E-commerce giant Amazon is rolling out its own delivery network, wooing shippers with the promise to cut out extra fees and fuel surcharges that drive up the cost of home deliveries, according to a report from The Wall Street Journal.
Amazon has recently expanded its new home delivery service called Amazon Shipping beyond its test markets in London and Los Angeles.
The new home delivery service includes picking up shipments from merchants’ warehouses and delivering them directly to shoppers. The Wall Street Journal indicated this end-to-end service is part of Amazon’s quest to build up its own delivery network and handle more of the millions of items sold through its site.
“If it’s a guaranteed service with none of those surcharges, they’re going to undercut the residential delivery market,” John Haber, chief executive of the supply-chain consultancy Spend Management Experts, told the Wall Street Journal.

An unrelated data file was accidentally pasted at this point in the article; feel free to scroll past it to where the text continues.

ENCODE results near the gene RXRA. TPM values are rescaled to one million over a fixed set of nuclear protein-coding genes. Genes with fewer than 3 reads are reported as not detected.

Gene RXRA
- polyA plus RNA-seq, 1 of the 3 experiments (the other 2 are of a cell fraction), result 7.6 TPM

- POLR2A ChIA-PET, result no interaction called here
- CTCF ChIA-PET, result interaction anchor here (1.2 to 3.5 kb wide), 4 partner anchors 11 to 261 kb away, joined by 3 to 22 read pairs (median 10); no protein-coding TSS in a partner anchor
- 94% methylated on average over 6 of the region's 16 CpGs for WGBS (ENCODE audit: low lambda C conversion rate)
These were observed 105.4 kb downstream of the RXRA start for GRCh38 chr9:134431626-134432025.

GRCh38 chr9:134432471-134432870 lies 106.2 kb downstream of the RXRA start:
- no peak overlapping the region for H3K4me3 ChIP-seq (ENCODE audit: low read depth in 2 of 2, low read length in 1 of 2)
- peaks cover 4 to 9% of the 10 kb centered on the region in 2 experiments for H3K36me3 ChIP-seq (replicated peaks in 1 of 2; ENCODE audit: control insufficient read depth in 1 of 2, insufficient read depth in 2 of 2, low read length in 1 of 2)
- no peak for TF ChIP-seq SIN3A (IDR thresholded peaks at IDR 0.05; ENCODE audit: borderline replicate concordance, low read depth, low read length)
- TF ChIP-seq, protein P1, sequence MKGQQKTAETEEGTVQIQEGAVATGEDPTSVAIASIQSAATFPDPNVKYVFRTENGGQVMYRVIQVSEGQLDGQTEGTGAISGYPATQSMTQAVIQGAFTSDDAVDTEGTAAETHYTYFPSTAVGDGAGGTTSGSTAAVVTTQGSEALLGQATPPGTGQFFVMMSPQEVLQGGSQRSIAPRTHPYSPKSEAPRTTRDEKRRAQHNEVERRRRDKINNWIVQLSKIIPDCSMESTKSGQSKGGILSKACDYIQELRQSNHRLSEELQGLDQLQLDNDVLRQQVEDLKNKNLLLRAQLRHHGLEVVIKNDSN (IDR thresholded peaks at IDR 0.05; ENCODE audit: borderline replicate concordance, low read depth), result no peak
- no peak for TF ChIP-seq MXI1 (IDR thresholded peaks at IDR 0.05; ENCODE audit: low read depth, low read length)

Haber said fees can add up to more than 30 per cent of the shipping cost in many cases. One merchant who reviewed Amazon’s shipping rates said they were about 10 per cent lower than UPS and FedEx on average.
The large carriers use the extra charges to cover the added costs of building out their networks to handle the surge in e-commerce packages. Residential delivery, for instance, can have higher costs than delivering to businesses, where multiple items can be dropped off. Fuel surcharges also provide transparency into one of the costs baked into deliveries and can fluctuate.
“The company is always working to develop new, innovative ways to support the small and medium businesses who sell on Amazon, including testing shipping programs that help these businesses get packages to their customers quickly and reliably,” a spokesperson from Amazon said.